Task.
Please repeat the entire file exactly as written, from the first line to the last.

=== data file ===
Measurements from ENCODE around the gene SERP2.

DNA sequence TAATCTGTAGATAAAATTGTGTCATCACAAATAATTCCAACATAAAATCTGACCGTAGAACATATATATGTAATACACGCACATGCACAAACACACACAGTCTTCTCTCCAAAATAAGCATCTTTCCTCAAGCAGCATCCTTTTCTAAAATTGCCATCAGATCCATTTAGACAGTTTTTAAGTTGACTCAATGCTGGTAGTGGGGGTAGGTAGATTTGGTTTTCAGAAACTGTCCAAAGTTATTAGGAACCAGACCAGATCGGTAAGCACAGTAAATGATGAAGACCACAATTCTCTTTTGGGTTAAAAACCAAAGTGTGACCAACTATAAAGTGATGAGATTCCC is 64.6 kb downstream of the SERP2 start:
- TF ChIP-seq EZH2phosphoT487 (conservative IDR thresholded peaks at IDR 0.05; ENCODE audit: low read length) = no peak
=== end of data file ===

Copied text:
Measurements from ENCODE around the gene SERP2.

DNA sequence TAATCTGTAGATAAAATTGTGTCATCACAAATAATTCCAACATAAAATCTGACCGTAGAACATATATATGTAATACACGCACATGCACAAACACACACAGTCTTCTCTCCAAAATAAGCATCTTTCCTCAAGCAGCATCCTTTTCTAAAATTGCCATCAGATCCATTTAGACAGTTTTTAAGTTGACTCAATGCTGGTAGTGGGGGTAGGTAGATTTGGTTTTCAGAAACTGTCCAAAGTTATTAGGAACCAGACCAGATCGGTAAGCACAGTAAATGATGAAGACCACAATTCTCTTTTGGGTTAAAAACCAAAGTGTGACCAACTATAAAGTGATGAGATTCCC is 64.6 kb downstream of the SERP2 start:
- TF ChIP-seq EZH2phosphoT487 (conservative IDR thresholded peaks at IDR 0.05; ENCODE audit: low read length) = no peak